Another cited reason for failure of DCD procurement is lack of manpower and added expense. The procurement of DCD donors, once consent is obtained, is not a certainty as are brain-dead (BD) donors and surgeons may be reluctant to spend significant time waiting for a procurement that may not occur. The lack of conversion comes primarily from failure of the donor to progress to cardiac arrest within an acceptable time frame after extubation and a higher organ discard rate as noted in the Howard study. Added expense is incurred by having a fully staffed and supplied operating room ready for recovery if the donor progresses to asystole and death. Although these concerns are real, they should not defray the transplant community from pursuing DCD donors with the same vigor that BD donors are pursued.
The most common reason cited for poor DCD organ utilization is poor organ function. Ample data exists documenting excellent long-term function of renal transplants from DCD donors. These reports include large single center and national database reviews (5,8–10). In these manuscripts, despite a higher incidence of delayed graft function in the DCD organs, long-term graft survival was not different than organs procured form BD donors. Although most of us are confident of renal allograft function from DCD donors, the graft function of extrarenal organs procured from DCD donors is less well documented in the literature. In fact, most reports to date are single-center, retrospective reviews, the largest of which reports the results of 19 DCD livers; others report smaller volumes (11–13). Although the authors report patient and graft survival comparable to BD organs, a higher incidence of primary nonfunction and biliary complications have been noted. Despite this, they conclude that DCD donor livers can safely expand the donor pool. Pancreata, heart, and lung recovery and transplantation have been reported but the numbers remain small; although results reported to date are encouraging, additional outcome data are necessary (14,15).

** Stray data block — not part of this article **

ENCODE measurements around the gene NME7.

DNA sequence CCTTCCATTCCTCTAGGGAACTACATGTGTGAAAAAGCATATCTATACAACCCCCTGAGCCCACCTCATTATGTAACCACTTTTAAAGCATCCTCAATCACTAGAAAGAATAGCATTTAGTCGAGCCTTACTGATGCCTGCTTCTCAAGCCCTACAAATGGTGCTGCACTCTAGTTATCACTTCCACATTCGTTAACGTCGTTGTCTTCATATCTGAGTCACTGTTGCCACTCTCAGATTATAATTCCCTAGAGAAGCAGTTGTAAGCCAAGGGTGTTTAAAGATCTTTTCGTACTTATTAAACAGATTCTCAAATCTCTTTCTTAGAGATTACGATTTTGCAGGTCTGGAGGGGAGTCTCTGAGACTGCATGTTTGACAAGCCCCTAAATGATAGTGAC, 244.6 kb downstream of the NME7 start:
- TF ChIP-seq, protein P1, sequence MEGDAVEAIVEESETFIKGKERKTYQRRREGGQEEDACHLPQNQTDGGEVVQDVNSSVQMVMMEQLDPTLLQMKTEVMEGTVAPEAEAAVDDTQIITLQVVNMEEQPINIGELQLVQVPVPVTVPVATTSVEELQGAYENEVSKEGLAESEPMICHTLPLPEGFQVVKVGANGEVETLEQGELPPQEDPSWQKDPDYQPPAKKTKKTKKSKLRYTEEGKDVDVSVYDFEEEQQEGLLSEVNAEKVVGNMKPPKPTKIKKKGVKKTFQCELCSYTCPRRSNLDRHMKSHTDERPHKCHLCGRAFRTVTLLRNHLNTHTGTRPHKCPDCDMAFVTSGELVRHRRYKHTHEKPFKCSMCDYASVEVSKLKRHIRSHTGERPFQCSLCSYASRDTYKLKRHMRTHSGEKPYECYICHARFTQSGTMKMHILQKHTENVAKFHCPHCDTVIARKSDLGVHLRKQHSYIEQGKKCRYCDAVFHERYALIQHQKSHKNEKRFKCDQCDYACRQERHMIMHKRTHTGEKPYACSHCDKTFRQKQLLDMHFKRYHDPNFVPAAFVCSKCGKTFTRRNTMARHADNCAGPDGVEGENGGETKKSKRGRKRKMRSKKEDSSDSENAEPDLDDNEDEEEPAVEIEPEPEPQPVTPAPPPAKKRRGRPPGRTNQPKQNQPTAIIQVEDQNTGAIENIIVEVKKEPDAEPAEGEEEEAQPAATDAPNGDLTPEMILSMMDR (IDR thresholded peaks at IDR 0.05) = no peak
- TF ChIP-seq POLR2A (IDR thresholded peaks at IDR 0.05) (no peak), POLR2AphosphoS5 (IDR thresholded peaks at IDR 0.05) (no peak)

Outcome data on renal transplants from DCD donors are clear that utilization of these organs do not lead to inferior outcomes. The results of studies published to date on extrarenal DCD organ transplantation suggest acceptable patient and allograft survival but additional data is necessary to confirm acceptable long-term outcomes. Several questions inherent in DCD donors that impact on organ function need further study. What are acceptable times from extubation to cardiac arrest? What is the impact of hemodynamic instability and or hypoxia during this period? What are the effects of other factors such as donor age, degree of hepatic steatosis, time from declaration of death to aortic perfusion, cold and warm ischemia times, severity of recipient disease (MELD score) on DCD organ function? Because we have increasingly, and rightly so, turned to data to guide both utilization and allocation of donor organs, it is time the transplant community makes a concerted effort to obtain the necessary data to demonstrate the noninferiority of DCD extrarenal organs. Only then will demand for these organs drive OPOs to aggressively pursue DCD recovery.